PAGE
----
You often hear people describe their first encounter with Oculus Rift as an almost life-changing experience, or a true next-gen experience. There are countless videos on YouTube with people testing Oculus Rift, with their jaws hanging down their chest, or just screaming like a little girl while trying the Rift Roller Coaster. After seeing one too many of these videos, I decided to pre-order the Development kit from Oculus VR in January 2013. I simply had to try this new marvelous device and I just couldn’t wait a whole year for the consumer version, or maybe even longer.
Let’s just make one thing clear; it lives up to the hype in every possible way. This thing is so different from anything you have ever experienced before, and it feels like a breath of fresh air in a gaming business that needs to renew itself badly. Before I got my Rift, I sat down in front of my monitor and looked at a game, now I find myself in a different reality inside the game. When I turn my head and look behind me the game is still there and I am actually looking over my virtual shoulder. It's a strange feeling being inside the game, and it’s incredibly addictive and super scary to experience this level of immersion at first hand.
We are probably facing a revolution in gaming and gaming-like experiences. Oculus Rift is probably just the beginning. The question is whether you want the red or the blue pill, because once you've swallowed, there will be no going back.
Note: This review is based on the developer version of the Oculus Rift. The final product is expected to have improvements / changes in several areas.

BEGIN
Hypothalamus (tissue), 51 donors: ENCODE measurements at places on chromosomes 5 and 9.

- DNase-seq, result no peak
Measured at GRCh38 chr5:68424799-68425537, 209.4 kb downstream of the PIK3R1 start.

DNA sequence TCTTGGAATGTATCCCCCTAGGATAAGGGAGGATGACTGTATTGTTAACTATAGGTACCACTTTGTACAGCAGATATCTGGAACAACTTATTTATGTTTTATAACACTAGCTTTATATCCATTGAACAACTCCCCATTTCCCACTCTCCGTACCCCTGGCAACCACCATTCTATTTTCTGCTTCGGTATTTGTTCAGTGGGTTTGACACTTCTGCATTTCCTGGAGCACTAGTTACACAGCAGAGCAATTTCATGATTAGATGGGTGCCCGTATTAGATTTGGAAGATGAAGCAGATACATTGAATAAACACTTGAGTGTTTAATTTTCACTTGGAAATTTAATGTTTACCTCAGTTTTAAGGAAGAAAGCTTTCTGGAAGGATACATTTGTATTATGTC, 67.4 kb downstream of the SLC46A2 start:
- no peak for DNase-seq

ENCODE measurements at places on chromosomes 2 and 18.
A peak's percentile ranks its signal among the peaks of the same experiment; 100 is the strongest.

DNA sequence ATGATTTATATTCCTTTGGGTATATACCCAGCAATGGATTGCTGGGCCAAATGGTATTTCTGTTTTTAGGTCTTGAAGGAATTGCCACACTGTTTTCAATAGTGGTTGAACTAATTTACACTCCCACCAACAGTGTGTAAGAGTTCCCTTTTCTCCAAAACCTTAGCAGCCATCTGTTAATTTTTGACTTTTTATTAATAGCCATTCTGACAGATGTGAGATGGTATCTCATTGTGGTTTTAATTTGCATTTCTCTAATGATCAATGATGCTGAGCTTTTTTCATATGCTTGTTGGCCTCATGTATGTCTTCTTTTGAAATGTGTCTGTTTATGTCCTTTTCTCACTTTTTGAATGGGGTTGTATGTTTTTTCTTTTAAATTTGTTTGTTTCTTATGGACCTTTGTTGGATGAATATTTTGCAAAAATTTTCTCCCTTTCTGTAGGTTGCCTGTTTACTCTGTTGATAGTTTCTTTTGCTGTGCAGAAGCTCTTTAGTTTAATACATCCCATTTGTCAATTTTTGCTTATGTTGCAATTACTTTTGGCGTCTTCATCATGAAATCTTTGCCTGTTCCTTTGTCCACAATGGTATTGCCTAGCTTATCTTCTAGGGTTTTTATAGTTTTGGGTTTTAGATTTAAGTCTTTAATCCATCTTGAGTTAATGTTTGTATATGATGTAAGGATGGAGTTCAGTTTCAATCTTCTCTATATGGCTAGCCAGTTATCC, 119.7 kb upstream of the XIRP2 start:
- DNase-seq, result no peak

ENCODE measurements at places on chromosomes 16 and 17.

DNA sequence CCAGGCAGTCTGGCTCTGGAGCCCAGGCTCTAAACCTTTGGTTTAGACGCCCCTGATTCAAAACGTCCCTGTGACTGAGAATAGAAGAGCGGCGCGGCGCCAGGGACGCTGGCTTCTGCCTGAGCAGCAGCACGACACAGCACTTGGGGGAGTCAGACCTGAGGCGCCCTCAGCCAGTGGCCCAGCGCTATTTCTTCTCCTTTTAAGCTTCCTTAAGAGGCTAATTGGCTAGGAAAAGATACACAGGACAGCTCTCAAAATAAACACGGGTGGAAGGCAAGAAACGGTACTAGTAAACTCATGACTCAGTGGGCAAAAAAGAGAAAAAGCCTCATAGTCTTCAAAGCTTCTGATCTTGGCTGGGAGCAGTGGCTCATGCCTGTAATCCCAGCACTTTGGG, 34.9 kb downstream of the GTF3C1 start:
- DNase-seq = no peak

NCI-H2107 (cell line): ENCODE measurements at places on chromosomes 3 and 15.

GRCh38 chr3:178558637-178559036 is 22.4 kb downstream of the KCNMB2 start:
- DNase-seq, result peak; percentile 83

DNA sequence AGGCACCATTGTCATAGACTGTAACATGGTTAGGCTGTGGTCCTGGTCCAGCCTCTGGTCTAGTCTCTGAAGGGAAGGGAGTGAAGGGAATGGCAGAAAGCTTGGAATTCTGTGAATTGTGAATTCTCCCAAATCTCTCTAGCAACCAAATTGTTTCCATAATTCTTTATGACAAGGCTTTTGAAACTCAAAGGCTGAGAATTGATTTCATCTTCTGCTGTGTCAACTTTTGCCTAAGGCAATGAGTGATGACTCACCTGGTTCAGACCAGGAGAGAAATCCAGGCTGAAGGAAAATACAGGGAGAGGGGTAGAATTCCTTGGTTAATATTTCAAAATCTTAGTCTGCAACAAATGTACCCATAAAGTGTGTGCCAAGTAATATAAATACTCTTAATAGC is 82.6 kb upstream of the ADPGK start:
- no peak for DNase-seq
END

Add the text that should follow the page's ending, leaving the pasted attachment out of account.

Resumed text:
The development kit comes in a big sturdy black plastic carrying case, the type often used to carry professional video and sound equipment in. Inside the box is a HMD (head mounted display) or a pair of Virtual Realty goggles if you like. There is also a controller box that is connected to the non-detachable cable that comes from the HMD. The controller has buttons for brightness and contrast, as well as an on/off button. On the back of the box are standard HDMI, DVI, USB and a 5v DC power connector. You decide if you want to connect via HDMI or DVI. Both a HDMI and a DVI cables are supplied, as well as a DVI/HDMI adaptor.
The third strap is very relieving. Photo: Rasmus Křnig Sřrensen
You will also find two sets of extra lenses, a power supply with both US/EU/UK plug, a USB cable, and a much needed, much appreciated polishing cloth with a Oculus VR logo. It all sits well-protected down in molded foam, and it all feel like really good quality, although it probably won’t win any design awards. In other words, it looks like what it is, a professional development kit.
The Oculus Rift looks like a cross between a ski mask and a tablet - and in many ways it is just that. It’s a 7" IPS display with a resolution of 1280x800 pixels, mounted on a kind of ski mask. Two powerful magnifying lenses are located in front of the screen, making the image look like it’s wrapped around you, but at a comfortable distance from the eyes. There is also a PCB with some incredible fast accelerometers, gyroscopes and a magnetometer build inside the housing. Together with the ingenious software and the sensor fusion, it makes you feel like you’re inside the game in full 3D in the same way as the reality you see around you. That’s pretty amazing for a ski mask and some off-the-shelf electronics.
Distance to your eyes is adjusted here. The closer the more FOV. Photo: Rasmus Křnig Sřrensen
Inside the Oculus Rift the accelerometers and gyroscopes are translating the direction you look in directly to the software, as well as the rotation of your head from side to side. This means that when you move your head and look around, the same happens in the virtual world - with virtually no noticeable delay. Unfortunately, the development kit cannot detect your position. So when you move your head forward to look at something closely or to look over the edge or something nothing really happens. Oculus VR promises that this feature will work in the consumer version, along with a higher resolution display and lower size and weight.